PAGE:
From 1970 to the present year, the number of people living in U.S. coastal counties rose 46 percent. Today, more than half of the nation's total population lives in just 673 coastal counties. By mid-century, this coastal population is expected to increase by another 7.1 million people.
Fifty-seven percent of our nation's gross domestic product is generated just within these coastal counties along our oceans and Great Lakes. Our nation's ports that drive our economy are in these areas. Our fisheries and most popular tourist destinations are here.
So how are our coasts holding up under this unprecedented human pressure? How do increasing populations and heavy economic use along our coasts relate to water quality, pollution, invasive species, and coral reef health? What effects might climate change pose to these vulnerable areas?
The National Ocean Service is dedicated to answering these questions and finding solutions that work by partnering with state and local coastal resource managers—the men and women who work on the frontline around the country to protect our fragile coasts.
A key way that NOS supports coastal managers is through formal training.
Many people in the field of coastal resource management are trained scientists whose management skills were developed on the job. The NOAA Coastal Services Center offers formal training in a wide range of areas, including project design, conflict management, needs assessments, and negotiations.
Coastal managers need a basic book of knowledge to successfully perform their jobs. The NOAA Coastal Services Center offers courses on topics such as the Public Trust Doctrine, visitor use impacts, and community planning and development to help build baseline skills.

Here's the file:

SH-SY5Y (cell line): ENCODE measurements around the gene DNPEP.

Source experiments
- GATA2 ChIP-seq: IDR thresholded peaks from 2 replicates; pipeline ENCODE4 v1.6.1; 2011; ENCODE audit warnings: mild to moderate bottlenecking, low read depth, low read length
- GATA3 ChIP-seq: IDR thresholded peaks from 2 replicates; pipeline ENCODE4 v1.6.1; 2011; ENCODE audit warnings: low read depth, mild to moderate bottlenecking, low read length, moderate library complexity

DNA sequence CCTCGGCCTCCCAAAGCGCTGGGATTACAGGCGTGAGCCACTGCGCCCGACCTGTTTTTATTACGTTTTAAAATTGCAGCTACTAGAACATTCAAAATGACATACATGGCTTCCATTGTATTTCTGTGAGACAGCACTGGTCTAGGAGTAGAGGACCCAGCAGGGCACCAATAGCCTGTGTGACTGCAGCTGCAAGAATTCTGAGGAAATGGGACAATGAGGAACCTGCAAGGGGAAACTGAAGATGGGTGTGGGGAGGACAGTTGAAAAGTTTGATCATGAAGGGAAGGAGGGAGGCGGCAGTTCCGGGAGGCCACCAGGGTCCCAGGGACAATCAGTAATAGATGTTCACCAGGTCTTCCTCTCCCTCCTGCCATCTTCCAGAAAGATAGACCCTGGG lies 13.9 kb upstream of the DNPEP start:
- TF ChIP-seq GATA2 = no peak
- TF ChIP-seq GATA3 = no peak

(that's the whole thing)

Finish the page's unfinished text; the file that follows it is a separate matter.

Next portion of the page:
The National Estuarine Research Reserve System also offers a Coastal Training Program for individuals who make decisions that affect coastal resources. Courses offered by the reserves focus on issues such as stormwater management, community development, restoration science, and land use planning. A calendar of training opportunities is available online.
Technology-oriented classes from the NOAA Coastal Services Center focus on geographic information systems and remote sensing. Courses range from seminars for managers on the technologies that make the most sense for their organizations to courses geared towards the technologist who wants to learn how to apply spatial technologies to coastal management issues.
The NOS Office of Response and Restoration provides workshops for spill responders, contingency planners, and coastal managers. Through these courses, NOS shares its knowledge and capabilities in effective spill response that it has learned while working with other federal and state agencies, nongovernmental organizations, and private sector partners.
In addition to these workshops, emergency responders and planners can build their knowledge of spill and chemical accident response at their own pace with OR&R's Self-Study Resources.